2. Overexposed Bakayoko is a midfield liability
Back in August, in one of the first of what would become many thinly veiled complaints about Chelsea's transfer policy, Conte revealed that the loss of Nemanja Matic to Manchester United would force him to change his plans for the summer signing of Bakayoko.
"My idea was to give Bakayoko the right time to adapt in this league behind Matic," the Chelsea head coach admitted. "But now after the sale of Matic, we need to try to accelerate this process for Bakayoko after his injury."
Conte, in his own words, thought it best to bring Bakayoko along slowly as an understudy, particularly after a lingering knee injury picked up in the final weeks of Monaco's remarkable domestic and European run in 2016-17 had forced him to sit out all of his new club's preseason preparations.
Circumstances, however, did not afford Conte that luxury. Fabregas' brainless red card on the opening day against Burnley necessitated that Bakayoko be parachuted in to face Tottenham at Wembley, where he moved as little as he could get away with in a dramatic victory.
Players who miss those crucial weeks of summer conditioning often hit a wall, whether it be physical or mental, at some stage.
Bakayoko, also dealing with the adaptation to a new club, a new coach, a demanding new system and a new league, appears to have crashed headlong into both -- and Danny Drinkwater's lingering injuries, coupled with Fabregas' own physical jadedness, have left him vastly overexposed.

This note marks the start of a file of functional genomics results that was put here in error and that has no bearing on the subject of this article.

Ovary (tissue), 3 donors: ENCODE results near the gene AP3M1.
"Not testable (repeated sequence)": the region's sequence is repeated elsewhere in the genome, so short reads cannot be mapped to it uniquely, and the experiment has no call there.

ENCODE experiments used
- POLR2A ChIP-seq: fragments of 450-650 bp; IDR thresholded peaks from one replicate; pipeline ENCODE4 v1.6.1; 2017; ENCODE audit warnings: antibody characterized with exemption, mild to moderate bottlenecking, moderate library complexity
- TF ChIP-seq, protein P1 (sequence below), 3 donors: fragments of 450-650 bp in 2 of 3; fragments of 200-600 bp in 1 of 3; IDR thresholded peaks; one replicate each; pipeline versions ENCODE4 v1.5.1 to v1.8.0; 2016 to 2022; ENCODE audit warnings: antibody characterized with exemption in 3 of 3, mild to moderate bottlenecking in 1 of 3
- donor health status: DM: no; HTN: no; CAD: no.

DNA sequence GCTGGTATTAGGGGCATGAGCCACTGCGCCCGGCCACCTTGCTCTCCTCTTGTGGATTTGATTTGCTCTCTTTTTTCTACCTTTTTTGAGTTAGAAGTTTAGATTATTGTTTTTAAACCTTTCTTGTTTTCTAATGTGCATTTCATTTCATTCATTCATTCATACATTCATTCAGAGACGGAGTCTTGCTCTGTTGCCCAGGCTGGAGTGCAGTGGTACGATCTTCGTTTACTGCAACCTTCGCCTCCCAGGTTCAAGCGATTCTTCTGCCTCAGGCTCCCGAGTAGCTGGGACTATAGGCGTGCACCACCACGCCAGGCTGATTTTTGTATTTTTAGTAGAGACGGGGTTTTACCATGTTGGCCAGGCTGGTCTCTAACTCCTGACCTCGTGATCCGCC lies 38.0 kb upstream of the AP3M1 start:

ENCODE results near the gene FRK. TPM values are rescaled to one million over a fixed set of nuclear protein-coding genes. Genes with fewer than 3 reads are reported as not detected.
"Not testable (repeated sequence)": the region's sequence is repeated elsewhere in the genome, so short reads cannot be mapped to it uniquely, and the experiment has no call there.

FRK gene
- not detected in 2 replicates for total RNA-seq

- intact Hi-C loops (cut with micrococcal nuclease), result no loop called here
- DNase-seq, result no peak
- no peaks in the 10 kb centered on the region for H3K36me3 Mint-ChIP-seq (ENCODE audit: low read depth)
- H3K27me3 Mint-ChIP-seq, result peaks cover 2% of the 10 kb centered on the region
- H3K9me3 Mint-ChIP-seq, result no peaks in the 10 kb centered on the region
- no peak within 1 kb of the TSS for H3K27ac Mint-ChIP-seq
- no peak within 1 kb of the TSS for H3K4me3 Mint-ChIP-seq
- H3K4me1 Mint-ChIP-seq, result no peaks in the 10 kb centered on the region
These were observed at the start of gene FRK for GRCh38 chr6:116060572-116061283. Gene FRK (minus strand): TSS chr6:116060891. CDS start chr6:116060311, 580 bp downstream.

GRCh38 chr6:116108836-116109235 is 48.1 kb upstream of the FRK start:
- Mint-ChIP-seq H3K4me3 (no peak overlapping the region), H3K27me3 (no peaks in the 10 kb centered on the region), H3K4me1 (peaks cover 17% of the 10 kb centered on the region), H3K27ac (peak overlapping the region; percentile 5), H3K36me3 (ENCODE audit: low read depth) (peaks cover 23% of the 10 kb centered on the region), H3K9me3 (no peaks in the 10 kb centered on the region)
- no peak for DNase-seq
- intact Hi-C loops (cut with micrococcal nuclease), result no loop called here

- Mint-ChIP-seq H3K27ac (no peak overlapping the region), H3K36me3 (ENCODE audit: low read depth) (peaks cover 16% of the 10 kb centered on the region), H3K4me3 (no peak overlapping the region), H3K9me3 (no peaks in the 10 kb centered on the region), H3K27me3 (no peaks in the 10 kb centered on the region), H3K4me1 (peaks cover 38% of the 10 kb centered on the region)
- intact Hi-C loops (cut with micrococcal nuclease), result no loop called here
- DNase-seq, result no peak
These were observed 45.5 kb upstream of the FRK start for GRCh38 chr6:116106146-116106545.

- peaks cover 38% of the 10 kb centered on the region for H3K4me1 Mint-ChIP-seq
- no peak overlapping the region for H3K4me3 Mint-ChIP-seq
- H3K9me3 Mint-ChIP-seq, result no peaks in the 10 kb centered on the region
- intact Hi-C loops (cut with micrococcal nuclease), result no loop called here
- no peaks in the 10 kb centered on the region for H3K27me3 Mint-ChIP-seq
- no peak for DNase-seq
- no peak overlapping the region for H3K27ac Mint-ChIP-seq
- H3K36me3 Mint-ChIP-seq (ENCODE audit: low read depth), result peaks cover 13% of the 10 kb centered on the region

From the first minute at Vicarage Road his reactions were a step slow, and his decisions too poor to compensate.
Watford targeted him early and often, and the two yellow cards he received inside half an hour were products of the flaws in his game in recent months; the first for a clumsy tackle after being dispossessed by Capoue, the second (perhaps harshly) for catching Richarlison as he stretched desperately to retrieve a loose touch.
Many supporters have already written off Bakayoko as a waste of the Matic money. That is premature, but it is certainly clear that if there is a Chelsea player in him, it won't surface until next season. That may come too late for Conte.
3. Watford mark Gracia's home debut with upset
Coaches come and go at Vicarage Road, and the supporters have learned not to get too attached. The prematch mural held aloft was of owner Gino Pozzo, while Javi Gracia, taking charge of his first home match, received polite applause.
If he brings more results like this, however, the Spaniard may just buck the trend. Chelsea were admittedly as obliging as top-six opponents can be, but the home side appear to have regained the intensity and purpose they lost after Marco Silva's ill-judged flirtation with Everton.
The January addition of Deulofeu, in particular, appears to have added a new dimension. No longer can opponents key in so readily on Richarlison when there is an equally rapid, skillful threat on the opposite flank. The Barcelona graduate tormented Chelsea throughout and fully deserved his goal.
It's easy to see why Watford attract criticism; the Pozzo model diminishes the importance of coaching and squad stability, two traditional pillars of the English game. But it is an approach that, like it or not, has yielded one of the more sustainable clubs in the Premier League.
Time will tell whether Gracia is the man to lay down roots in the Vicarage Road dugout, but even if he does not, history suggests Watford will find a way.